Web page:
Could an apple a day keep IBD at bay?
According to research published in the Journal of Leukocyte Biology eating apple polyphenols (substances found in apple peels) can suppress out-of-control immune cell activation to prevent colitis. This study (on mice) is the first to show a role for T cells in polyphenol-mediated protection against autoimmune disease and could lead to new therapies and treatments for people with disorders related to bowel inflammation, such as ulcerative colitis, Crohn’s disease, and colitis-associated colorectal cancer.
What this means in plain English: substances in apple skins help heal your bowel, reducing the out-of-control inflammation that’s the hallmark of IBD. Stewed cooking apples also are a fantastic source of prebiotic fibre. Prebiotic fibre feeds beneficial gut bacteria that make daily repair substances to heal your bowel. When my patient’s test results show up with low levels of bacteria-produced bowel healing substances, one simple thing we do is get them eating either non-sugar home-stewed apple or a high-quality shop-bought product to build good gut bugs and soothe those inflamed linings.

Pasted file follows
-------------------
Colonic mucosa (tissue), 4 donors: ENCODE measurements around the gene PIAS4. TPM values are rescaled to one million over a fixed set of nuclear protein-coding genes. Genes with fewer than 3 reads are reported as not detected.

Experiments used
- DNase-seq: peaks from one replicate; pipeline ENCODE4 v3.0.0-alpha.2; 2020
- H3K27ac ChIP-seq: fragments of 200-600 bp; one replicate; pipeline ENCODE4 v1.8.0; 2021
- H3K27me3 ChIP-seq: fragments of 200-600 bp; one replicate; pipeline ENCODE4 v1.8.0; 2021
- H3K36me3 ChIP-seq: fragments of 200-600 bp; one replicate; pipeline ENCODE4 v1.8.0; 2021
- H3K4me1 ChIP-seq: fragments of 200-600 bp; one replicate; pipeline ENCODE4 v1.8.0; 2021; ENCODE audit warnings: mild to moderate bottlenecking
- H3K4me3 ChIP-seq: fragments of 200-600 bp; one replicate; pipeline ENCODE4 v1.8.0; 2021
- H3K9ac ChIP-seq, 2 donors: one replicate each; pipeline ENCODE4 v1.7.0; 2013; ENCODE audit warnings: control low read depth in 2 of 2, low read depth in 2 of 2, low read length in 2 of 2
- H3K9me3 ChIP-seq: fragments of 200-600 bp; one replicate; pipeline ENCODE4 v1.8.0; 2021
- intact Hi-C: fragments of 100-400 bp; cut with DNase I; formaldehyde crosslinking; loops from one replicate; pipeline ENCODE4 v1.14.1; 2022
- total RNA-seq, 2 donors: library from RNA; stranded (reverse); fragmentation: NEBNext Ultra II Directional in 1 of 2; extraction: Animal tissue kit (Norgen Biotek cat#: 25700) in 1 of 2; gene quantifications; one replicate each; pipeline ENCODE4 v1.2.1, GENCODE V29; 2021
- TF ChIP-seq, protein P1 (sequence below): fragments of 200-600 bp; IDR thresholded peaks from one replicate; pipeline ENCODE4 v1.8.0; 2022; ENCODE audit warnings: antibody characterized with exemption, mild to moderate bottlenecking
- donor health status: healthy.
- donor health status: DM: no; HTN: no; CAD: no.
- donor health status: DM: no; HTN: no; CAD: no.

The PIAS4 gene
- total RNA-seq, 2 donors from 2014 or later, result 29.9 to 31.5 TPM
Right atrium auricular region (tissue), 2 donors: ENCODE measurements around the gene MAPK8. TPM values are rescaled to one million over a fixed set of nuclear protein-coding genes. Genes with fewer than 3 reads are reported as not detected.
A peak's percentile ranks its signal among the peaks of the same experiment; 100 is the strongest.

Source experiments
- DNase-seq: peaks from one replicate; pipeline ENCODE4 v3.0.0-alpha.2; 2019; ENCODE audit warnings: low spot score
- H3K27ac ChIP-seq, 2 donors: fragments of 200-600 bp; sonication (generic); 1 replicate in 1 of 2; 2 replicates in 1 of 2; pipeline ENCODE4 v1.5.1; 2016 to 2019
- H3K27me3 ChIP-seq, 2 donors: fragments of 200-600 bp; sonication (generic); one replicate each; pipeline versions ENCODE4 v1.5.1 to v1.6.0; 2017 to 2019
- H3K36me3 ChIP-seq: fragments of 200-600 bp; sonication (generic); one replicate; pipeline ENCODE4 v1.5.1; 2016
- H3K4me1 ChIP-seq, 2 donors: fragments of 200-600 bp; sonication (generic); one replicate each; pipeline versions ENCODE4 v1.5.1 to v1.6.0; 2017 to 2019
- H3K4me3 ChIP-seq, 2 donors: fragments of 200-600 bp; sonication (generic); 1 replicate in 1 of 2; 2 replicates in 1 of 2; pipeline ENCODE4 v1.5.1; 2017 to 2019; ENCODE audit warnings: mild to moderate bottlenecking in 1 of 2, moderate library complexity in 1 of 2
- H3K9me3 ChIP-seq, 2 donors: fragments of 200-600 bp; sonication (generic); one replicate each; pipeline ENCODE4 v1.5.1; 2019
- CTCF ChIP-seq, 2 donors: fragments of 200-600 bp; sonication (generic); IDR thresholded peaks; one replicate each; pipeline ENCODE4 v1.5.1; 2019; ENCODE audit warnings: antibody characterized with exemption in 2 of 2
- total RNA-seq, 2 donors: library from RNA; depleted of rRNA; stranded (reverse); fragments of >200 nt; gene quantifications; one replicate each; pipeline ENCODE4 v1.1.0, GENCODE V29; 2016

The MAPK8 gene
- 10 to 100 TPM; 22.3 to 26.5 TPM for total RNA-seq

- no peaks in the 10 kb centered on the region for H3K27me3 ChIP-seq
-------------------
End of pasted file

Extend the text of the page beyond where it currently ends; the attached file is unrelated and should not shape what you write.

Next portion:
Jerod A. Skyberg, Amy Robison, Sarah Golden, MaryClare F. Rollins, Gayle Callis, Eduardo Huarte, Irina Kochetkova, Mark A. Jutila, and David W. Pascual. Apple polyphenols require T cells to ameliorate dextran sulfate sodium-induced colitis and dampen proinflammatory cytokine expression. J. Leukoc Biol. December 2011 90:1043-1054; doi:10.1189/jlb.0311168
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